DC Students Irked By Dorm Evictions For Left-Wing IMF Protests

July 7, 2008 - 8:28 PM

Washington, D.C. (CNSNews.com) - Students at a Washington, D.C. university are discontented over their school's plan to close down the campus and their dormitories during the International Monetary Fund meetings planned for later this month.

George Washington University (GWU) plans to lock its students out of their dormitories between September 27 and October 2, in an effort to deter protesters from using the campus as a base for their protests, as well as ensuring the safety of its students.

The university announced that it was closing the dorms as a security precaution due to the close proximity of the IMF meetings and planned protests to the campus, and the impact that the protests and police activities will have upon campus life.

Student discontent ranges from complete outrage to an ambivalent acceptance of the university's decision.

Vocal student opposition to the closure can be seen scrawled on the sidewalk in front of the university's Gelman library. Messages in front of the library include: "Oppose the close," "It makes no sense this stupid fence," and "Wake up and be accountable."

"I think it is a bad idea," said Andres Bergara, a GWU student. "I really don't think that we are at risk. One person died in Genoa. Overall these protests around the world have been largely peaceful."

"GW students should be able to participate in this freely, and not be forced to leave GW," he said. "This could be a valuable learning experience for those who don't know much about globalization, and also for those of us who do."

Bergara is also convinced that the closure of the campus during the IMF protests is a violation of his rights "on many levels."

GWU Student Orlando Hill, 20, believes that the closure of the residence halls is unnecessary because, "we can live peacefully in our dorms without them locking the building."

Many GWU students are upset because they do not know where they will stay during the closure because many of the students' homes are far from Washington, D.C. "It is really an inconvenience because the foreign students really have nowhere to go," Hill said.

"People are really upset," said 18-year-old GWU freshman Kat O'Shaughnessy. "They are trying to sponsor some buses to take people up to New Jersey and New York [as well as] a lot of other places where students live."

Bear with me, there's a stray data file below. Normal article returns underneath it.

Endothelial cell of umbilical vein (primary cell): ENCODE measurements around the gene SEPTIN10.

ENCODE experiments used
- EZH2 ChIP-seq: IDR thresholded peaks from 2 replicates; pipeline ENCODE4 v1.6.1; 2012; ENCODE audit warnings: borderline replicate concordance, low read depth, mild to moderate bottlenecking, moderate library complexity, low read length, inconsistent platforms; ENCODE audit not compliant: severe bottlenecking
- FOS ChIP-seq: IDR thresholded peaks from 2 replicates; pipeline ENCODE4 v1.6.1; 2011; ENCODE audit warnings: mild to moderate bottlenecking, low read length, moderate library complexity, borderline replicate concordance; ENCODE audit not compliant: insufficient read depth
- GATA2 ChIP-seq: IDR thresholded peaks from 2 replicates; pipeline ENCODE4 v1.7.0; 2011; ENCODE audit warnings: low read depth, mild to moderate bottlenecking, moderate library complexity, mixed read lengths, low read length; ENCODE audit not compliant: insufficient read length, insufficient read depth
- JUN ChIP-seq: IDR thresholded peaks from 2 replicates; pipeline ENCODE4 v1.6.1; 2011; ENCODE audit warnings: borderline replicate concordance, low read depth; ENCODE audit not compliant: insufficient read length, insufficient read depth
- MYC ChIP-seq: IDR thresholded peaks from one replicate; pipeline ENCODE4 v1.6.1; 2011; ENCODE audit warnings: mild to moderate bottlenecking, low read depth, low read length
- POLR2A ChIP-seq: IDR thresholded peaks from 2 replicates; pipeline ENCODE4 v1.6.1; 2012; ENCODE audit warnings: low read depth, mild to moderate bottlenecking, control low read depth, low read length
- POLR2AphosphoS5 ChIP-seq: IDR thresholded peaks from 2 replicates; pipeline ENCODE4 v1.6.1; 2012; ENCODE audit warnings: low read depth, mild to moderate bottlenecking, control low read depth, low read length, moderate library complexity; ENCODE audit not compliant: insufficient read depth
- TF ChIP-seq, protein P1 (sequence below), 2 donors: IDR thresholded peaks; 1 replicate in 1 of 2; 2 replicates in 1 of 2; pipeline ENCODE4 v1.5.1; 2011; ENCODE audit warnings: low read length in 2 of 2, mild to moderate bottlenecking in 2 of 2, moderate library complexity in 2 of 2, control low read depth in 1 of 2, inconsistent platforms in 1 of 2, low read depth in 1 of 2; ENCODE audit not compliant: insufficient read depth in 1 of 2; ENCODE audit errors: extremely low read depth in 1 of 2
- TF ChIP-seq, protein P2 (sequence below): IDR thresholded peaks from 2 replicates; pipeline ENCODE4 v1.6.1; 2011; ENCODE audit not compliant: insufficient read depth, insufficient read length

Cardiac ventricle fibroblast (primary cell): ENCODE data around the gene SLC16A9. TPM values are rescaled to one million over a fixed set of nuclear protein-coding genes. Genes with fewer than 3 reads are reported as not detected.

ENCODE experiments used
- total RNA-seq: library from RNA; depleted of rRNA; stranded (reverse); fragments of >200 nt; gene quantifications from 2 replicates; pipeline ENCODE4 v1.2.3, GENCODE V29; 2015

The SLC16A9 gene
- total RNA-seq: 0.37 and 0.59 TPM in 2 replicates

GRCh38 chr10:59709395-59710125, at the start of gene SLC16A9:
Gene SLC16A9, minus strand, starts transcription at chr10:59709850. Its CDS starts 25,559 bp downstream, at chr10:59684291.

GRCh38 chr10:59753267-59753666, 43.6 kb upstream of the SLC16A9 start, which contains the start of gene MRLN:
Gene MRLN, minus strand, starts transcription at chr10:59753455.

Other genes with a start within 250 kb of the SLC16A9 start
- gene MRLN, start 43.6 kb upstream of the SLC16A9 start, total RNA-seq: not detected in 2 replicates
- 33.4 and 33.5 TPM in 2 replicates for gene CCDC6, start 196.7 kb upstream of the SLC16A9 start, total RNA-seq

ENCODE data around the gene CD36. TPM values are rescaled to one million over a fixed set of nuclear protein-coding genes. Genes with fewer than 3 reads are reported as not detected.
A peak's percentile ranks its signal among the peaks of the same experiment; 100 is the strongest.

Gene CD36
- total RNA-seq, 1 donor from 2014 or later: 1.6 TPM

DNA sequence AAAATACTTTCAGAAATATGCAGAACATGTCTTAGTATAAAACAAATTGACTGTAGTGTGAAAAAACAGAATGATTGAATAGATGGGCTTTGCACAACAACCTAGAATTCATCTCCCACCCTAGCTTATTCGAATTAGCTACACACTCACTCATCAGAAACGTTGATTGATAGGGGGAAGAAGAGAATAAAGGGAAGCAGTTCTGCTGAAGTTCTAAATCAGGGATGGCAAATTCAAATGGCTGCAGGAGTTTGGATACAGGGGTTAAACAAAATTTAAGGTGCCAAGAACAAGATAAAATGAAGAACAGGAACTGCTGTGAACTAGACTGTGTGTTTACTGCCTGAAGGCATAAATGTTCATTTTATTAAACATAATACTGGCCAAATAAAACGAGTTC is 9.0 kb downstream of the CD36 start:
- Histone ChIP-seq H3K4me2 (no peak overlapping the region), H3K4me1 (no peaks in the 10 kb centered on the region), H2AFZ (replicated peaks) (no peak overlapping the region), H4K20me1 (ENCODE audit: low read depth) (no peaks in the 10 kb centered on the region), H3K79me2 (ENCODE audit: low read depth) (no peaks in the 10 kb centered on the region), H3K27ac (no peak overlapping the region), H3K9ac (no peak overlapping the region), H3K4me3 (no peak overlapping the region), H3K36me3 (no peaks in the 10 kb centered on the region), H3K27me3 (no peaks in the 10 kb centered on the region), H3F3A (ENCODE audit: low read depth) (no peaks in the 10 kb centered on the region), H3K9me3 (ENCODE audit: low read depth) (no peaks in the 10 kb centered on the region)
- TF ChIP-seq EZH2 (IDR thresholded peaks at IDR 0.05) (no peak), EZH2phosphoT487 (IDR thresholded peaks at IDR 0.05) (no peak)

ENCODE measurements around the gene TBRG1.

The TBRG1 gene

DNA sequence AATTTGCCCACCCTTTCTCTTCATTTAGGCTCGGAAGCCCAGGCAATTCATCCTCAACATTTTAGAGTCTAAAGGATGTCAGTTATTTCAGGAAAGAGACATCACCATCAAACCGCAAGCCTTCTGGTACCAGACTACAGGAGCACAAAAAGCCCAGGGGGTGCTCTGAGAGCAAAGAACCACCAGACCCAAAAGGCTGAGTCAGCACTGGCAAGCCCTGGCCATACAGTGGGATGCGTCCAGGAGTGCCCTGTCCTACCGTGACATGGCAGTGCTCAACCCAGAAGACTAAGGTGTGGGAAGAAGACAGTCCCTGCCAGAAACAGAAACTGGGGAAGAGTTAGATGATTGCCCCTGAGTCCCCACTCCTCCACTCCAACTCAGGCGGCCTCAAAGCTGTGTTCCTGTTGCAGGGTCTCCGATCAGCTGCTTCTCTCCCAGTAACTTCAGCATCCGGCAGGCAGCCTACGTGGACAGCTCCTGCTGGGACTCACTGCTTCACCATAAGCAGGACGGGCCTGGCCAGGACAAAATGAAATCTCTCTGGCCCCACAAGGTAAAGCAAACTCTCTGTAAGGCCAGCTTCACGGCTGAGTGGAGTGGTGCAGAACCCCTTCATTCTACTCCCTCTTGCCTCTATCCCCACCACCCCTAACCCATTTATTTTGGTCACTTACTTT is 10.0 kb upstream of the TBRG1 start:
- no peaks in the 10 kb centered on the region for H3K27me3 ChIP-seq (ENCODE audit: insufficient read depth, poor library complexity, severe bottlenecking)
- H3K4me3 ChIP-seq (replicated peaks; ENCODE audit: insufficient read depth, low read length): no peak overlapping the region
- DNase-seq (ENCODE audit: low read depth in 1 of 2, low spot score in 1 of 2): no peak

"They are also supposedly going to give people loans and stuff for students from far away, like I am from Seattle, so I can't exactly hop on a plane and go home at the end of September."

She speculates that the students with nowhere to go might be sent to hotels at university expense.

But O'Shaughnessy was somewhat understanding to the university's decision to close the school during the protests. "I can see where it is coming from," she said. "If we were to stay here, we would literally have to be locked into our buildings 'cause there is nowhere we could really go."

"They (the city) are literally blockading the entire campus, especially by the freshman dorms," said O'Shaughnessy.

At least one GWU student voiced support for the university's decision. "I think that it is really a good thing because I think security is a really big issue," said 19-year-old GWU sophomore Jackie Gonzalez.

According to the university, the decision was made at the behest of the Metropolitan D.C. Police Department after the school was advised that normal campus operations would be next to impossible during the period of time immediately before and after the IMF meetings and protests.

"As part of their crowd control efforts, police will be erecting barricades around a security perimeter, some of which will run through our campus," the GWU statement said. "According to the [Metropolitan D.C. Police Department], protests will likely commence before the meetings begin and continue for a time after they end."

During the IMF meeting and anticipated protests, only essential personnel will have access to the campus.